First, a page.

Faithlife Sermons

Ascension Sunday 2020

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In our present crisis, we long for the power and presence of God.

G.K. Chesterton once said, “Life is as bright as a diamond and as brittle as a window pane.” Three months ago, many of us could only relate to his words in theory; but today, the bright and brittle nature of life is very real.
The truth, of course, is that our world has always been this fragile; but we’ve largely bought into the idea that we’ve conquered and subdued all of life’s danger; that we’re in control. But now, we’re all thrust into a reality in which we are without defenses. We’re forced to deal with our vulnerability.
We’re also dealing with a profound sense of powerlessness. In many ways, if we are not medical professionals, we can only watch and wait. We’ve heard a lot about entering into a “new normal,” and we can’t help but wonder if the new normal is a life of powerless vulnerability?
We’ve seen how many have responded to this crisis. Do you remember when you couldn’t find toilet paper anywhere? Or hand soap? Or disinfectant? Do you remember the panic and the hoarding that swept across the country as our vulnerability became more apparent? What mindset brought that on? People felt vulnerable, and they felt that they were on their own.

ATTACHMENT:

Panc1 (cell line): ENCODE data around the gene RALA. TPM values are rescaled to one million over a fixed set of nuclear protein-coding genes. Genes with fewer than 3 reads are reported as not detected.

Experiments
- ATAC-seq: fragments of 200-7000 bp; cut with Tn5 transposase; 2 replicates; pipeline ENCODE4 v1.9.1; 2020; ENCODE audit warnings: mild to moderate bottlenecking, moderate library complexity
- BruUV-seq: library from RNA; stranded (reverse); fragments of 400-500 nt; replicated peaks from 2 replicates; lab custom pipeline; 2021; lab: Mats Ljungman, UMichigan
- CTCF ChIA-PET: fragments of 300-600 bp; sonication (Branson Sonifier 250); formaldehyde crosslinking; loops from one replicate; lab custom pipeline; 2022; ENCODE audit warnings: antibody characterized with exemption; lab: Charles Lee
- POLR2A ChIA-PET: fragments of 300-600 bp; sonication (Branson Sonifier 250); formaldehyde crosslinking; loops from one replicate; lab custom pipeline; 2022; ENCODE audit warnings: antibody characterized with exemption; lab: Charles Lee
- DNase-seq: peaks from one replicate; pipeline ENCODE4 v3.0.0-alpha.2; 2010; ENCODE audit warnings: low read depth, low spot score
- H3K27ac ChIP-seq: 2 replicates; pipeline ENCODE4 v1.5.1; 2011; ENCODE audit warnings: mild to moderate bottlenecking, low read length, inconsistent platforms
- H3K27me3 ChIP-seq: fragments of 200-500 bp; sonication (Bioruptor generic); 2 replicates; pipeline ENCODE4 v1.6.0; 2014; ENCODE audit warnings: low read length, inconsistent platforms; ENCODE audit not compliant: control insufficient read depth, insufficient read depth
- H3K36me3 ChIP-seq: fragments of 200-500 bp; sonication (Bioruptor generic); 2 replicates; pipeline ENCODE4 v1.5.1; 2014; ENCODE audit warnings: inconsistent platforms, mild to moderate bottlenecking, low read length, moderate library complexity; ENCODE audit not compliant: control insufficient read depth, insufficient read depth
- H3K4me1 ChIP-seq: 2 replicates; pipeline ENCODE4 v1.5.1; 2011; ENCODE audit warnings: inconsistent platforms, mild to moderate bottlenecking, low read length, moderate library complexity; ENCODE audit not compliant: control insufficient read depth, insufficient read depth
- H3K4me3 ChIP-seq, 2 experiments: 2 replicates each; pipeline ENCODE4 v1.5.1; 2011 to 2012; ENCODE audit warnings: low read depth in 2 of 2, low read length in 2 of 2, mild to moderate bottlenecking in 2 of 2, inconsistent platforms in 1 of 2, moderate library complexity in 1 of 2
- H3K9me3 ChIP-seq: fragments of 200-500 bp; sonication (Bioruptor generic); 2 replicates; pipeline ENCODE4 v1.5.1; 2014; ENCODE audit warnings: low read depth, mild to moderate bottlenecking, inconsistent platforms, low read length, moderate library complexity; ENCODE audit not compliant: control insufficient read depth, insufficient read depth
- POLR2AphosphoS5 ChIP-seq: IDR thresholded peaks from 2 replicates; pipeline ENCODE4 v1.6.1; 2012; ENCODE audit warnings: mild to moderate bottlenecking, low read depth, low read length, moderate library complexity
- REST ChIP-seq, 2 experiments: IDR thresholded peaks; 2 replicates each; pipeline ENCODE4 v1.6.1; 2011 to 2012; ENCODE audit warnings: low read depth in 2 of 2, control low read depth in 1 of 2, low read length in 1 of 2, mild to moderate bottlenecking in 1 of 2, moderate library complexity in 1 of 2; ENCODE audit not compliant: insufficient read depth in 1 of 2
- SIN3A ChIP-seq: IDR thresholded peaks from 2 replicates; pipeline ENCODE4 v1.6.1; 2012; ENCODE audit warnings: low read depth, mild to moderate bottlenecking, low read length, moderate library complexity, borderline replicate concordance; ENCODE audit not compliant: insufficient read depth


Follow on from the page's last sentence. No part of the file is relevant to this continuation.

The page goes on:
You see, if you’re vulnerable and on your own, very quickly your response will devolve into a hunker down mentality. You’ll act out in fear. You’ll seek to protect your little world. You’ll hoard resources. You’ll lash out in anger and judgement because you’re fighting this crisis on your own. These responses make perfect sense if you feel vulnerable and alone.
But something else happened in those early days. Alongside the hoarding, people, many of them Christians, began to reach out via text, phone, or Facebook, asking if anyone needed help buying groceries or finding toilet paper or disinfectant. Almost immediately, as our vulnerability became more and more apparent, people began seeking out ways to help those in need or disadvantaged. What mindset brought that on?
This morning, we are talking about the Ascension of Jesus, which is a part of the Jesus story that doesn’t get a lot of attention, but in reality it is right up there with his death and resurrection with regards to its impact on our daily life. And in this age of vulnerability and feelings of powerlessness, we desperately need to be reminded that Jesus has ascended.